BBC ignores extension of Gaza fishing zone

Over the years BBC audiences have been given a very specific, largely context-free, portrayal of the fishing industry in the Gaza Strip. In August 2014, for example, Orla Guerin told viewers that:

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“In Gaza harbour plenty of boats were idle today. Only a few would set sail, even in a ceasefire. Our skipper was Ramez Bakr [phonetic]. Seventy relatives depend on the income from this boat but Israel’s blockade limits where he can fish. It controls access to Gaza from land, sea and air. He’s looking to the negotiators in Cairo to secure a seaport – a key Palestinian demand. ‘The people are hungry’ he tells me ‘and the economy has died. This is why Hamas is fighting Israel: to open the siege and the borders. We’ll be very unhappy if the talks fail.’”

In a backgrounder called ‘Life in the Gaza Strip’ which was originally produced in 2012 but updated in July 2014, BBC audiences are told that:

“Following the November 2012 ceasefire agreement between Israel and Hamas, the fishing limit was extended from three nautical miles to six. However, it has been periodically reduced to three nautical miles in response to rocket fire from Gaza. Israeli naval forces frequently open fire towards Palestinian fishing boats approaching or exceeding the limit. The UN says if the limit was lifted, fishing could provide employment and a cheap source of protein for the people of Gaza.”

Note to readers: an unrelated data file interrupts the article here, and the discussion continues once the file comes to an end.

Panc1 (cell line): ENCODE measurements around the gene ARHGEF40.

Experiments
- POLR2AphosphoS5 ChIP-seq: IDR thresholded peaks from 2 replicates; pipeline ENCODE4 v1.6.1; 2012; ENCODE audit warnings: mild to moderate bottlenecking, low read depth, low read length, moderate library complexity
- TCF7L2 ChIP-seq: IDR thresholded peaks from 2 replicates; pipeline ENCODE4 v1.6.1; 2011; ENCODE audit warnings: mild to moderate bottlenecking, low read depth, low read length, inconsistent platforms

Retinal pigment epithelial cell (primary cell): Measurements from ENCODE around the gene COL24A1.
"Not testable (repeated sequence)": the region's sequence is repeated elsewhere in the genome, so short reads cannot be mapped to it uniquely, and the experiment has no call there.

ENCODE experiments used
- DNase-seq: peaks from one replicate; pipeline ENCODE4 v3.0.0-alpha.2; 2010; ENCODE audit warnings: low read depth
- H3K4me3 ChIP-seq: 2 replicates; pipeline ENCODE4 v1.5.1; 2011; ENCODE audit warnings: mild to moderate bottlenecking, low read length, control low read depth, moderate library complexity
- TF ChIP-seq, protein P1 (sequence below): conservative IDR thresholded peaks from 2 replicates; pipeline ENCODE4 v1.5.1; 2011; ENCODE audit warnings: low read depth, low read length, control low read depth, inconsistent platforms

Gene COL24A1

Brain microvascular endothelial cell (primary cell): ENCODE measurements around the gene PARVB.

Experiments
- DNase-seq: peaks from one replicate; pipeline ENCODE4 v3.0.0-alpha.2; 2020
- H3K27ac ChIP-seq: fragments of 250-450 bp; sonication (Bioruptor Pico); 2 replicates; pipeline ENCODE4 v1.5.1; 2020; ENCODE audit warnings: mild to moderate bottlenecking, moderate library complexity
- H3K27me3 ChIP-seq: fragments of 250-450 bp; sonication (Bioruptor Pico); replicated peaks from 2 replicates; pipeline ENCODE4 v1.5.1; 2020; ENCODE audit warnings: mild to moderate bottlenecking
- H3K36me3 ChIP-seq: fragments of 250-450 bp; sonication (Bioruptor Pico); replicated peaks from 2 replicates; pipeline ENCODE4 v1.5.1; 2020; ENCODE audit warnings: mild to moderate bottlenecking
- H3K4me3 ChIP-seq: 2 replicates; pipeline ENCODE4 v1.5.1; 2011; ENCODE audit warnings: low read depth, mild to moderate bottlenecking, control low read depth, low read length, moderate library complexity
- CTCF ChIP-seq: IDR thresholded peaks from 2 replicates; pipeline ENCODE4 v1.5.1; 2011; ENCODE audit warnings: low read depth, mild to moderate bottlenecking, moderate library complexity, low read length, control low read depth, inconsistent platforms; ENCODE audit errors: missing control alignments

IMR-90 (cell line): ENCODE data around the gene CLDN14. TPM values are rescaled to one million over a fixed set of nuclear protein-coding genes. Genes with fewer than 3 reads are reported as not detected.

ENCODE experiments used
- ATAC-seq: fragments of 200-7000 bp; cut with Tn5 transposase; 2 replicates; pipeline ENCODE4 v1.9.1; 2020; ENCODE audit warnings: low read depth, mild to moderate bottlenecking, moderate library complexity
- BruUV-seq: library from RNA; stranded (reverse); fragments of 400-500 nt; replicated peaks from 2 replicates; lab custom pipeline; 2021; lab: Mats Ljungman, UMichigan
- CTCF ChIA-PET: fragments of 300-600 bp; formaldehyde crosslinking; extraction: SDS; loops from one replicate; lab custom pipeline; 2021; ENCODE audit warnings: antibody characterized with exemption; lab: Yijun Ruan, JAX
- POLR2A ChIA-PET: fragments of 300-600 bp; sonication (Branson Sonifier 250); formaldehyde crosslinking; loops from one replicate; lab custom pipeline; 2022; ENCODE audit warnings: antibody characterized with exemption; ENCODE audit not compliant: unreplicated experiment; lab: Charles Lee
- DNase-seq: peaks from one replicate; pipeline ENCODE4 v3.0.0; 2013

In April 2016 the Gaza Strip fishing zone was extended for the duration of the spring season to nine nautical miles but the BBC’s English language services did not report that change at the time.

As of November 1st 2016, a similar 50% extension will be put in place for a period of two months.

“COGAT said that it made the decision “to facilitate increased activity in Gaza Strip’s fishing sector, which is an [important] source of income.”

A similar measure to expand the fishing zone between April and June 2016 resulted in a 15% increase in the total output of fish, compared to the same period in 2015, according to COGAT.

The total output of the fish market in Gaza stands at NIS 6 million annually. […]

COGAT also said that it hopes to keep the zone open for the fishing season, but warned fishermen against taking advantage of the expansion.

“We emphasize that the expansion of the [fishing zone] is conditioned on the fishermen respecting the agreement [of nine nautical miles] and not exploiting it to smuggle or penetrate Israel’s territory,” the statement added.”

To date there has been no BBC coverage of that October 27th announcement and with the corporation also having repeatedly failed to report maritime weapons smuggling attempts (see ‘related articles’ below), it is obvious that audiences are not being provided with the information they need in order to be able to understand this particular “international issue“.

Relates Articles:

BBC waives another chance to explain why Gaza’s naval blockade exists

BBC News passes up on Gaza Strip weapons smuggling story